2 days passed and all the data were restored in the external drive.
Ok we saved the data, now what about the WD sharespace?
I had plenty of time to jungle around with the device, while the process of recovery was on the run. A few notes that I should make are below:
  • You will never-ever see the web management interface of the device if the device boots up without HDDs.
  • If the http://IP fails, try if https://IP works.
  • The device always responds in ping on the 192.168.1.2, but it is not manageable if no HDDs are present. No telnet as well.
  • In order to have a successful reset to defaults you have to put ZERO filled HDDs on it. Therefore after the restore process I endorse you to zero fill the drives and then put back to WD sharespace.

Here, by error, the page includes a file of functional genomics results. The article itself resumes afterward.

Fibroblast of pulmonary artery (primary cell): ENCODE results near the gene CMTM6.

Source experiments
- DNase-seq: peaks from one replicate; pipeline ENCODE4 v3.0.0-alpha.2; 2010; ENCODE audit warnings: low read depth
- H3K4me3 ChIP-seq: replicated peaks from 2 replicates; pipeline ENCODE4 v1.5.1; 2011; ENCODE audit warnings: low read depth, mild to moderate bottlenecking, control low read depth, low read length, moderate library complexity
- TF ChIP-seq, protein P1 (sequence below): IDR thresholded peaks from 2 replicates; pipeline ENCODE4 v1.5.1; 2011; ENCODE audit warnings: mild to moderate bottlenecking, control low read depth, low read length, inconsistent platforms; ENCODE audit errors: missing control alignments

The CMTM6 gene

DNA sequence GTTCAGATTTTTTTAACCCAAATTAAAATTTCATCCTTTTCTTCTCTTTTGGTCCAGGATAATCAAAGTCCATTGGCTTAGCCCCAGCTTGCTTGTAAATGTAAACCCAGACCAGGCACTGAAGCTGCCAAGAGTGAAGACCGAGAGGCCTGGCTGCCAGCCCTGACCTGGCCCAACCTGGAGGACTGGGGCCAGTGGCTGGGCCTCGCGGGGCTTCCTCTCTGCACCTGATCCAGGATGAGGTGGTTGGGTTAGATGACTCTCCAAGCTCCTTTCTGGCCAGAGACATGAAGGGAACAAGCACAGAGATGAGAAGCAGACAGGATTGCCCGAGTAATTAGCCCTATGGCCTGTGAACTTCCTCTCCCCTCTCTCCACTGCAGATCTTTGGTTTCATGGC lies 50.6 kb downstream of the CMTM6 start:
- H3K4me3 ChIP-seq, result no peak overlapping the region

You can do that by using the Free Western Digital Data Lifeguard Diagnostics. This is needed because while the WD boots it searches for its configuration on the HDDs. If no configuration is found, or if another configuration is present -different from the one that the device is able to handle- then it simply does not boot. You may just see 192.168.1.2 on your network, but no tool WD tool, or web interface will serve your configuration needs.
Western Digital and all HDD manufacturers can at no case be held responsible for any data loss. Therefore the only thing you can do is open an RMA request for the faulty device and send it over, after saving your data in another HDD.
Wow…that was close….
Special thanks to Peter Antakis for his support!!!
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About cpsaroudakis

IT professional, founder of CreativePeople.gr

Posted on January 16, 2013, in Everyday IT issues, RAID 5 and tagged , , . Bookmark the permalink. 1 Comment.

  1. It works really well for me

    Like